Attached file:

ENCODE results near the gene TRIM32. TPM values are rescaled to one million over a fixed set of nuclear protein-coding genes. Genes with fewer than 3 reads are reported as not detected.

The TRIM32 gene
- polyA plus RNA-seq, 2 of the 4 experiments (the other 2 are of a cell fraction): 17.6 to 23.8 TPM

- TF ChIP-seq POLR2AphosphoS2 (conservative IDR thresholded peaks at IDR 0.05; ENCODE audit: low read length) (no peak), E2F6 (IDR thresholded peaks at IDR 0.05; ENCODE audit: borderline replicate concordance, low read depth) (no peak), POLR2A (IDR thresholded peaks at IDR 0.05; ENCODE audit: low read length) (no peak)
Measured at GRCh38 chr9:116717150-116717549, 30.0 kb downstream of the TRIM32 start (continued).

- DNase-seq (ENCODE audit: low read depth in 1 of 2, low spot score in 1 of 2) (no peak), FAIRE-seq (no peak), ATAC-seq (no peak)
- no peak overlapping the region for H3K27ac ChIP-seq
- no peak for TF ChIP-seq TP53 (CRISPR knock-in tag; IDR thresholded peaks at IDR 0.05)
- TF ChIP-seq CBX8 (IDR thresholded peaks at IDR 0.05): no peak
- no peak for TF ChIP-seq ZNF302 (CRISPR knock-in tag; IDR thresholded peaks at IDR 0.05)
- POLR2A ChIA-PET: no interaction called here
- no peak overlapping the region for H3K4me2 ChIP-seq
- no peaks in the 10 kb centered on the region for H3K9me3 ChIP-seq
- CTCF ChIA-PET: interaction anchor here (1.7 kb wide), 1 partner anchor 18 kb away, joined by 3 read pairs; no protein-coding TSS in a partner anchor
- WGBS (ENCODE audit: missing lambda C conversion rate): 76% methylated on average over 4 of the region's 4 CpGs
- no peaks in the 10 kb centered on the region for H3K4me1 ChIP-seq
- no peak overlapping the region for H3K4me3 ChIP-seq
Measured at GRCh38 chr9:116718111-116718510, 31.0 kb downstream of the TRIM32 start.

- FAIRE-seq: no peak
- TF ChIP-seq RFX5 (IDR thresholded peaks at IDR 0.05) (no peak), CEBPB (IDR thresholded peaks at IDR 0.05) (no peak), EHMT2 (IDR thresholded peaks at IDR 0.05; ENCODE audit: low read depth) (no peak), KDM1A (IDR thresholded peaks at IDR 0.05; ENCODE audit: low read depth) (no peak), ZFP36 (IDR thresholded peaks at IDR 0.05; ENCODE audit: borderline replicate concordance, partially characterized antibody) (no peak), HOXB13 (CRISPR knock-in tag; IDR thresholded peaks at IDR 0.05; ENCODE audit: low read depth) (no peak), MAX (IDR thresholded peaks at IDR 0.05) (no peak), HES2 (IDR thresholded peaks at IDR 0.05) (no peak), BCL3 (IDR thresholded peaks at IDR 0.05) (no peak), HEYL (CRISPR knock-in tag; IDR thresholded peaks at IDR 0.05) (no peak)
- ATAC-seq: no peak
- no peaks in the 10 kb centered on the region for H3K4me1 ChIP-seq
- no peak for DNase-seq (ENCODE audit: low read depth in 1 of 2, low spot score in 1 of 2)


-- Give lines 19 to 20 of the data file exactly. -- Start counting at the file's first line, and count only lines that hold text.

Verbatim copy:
- FAIRE-seq: no peak
- TF ChIP-seq RFX5 (IDR thresholded peaks at IDR 0.05) (no peak), CEBPB (IDR thresholded peaks at IDR 0.05) (no peak), EHMT2 (IDR thresholded peaks at IDR 0.05; ENCODE audit: low read depth) (no peak), KDM1A (IDR thresholded peaks at IDR 0.05; ENCODE audit: low read depth) (no peak), ZFP36 (IDR thresholded peaks at IDR 0.05; ENCODE audit: borderline replicate concordance, partially characterized antibody) (no peak), HOXB13 (CRISPR knock-in tag; IDR thresholded peaks at IDR 0.05; ENCODE audit: low read depth) (no peak), MAX (IDR thresholded peaks at IDR 0.05) (no peak), HES2 (IDR thresholded peaks at IDR 0.05) (no peak), BCL3 (IDR thresholded peaks at IDR 0.05) (no peak), HEYL (CRISPR knock-in tag; IDR thresholded peaks at IDR 0.05) (no peak)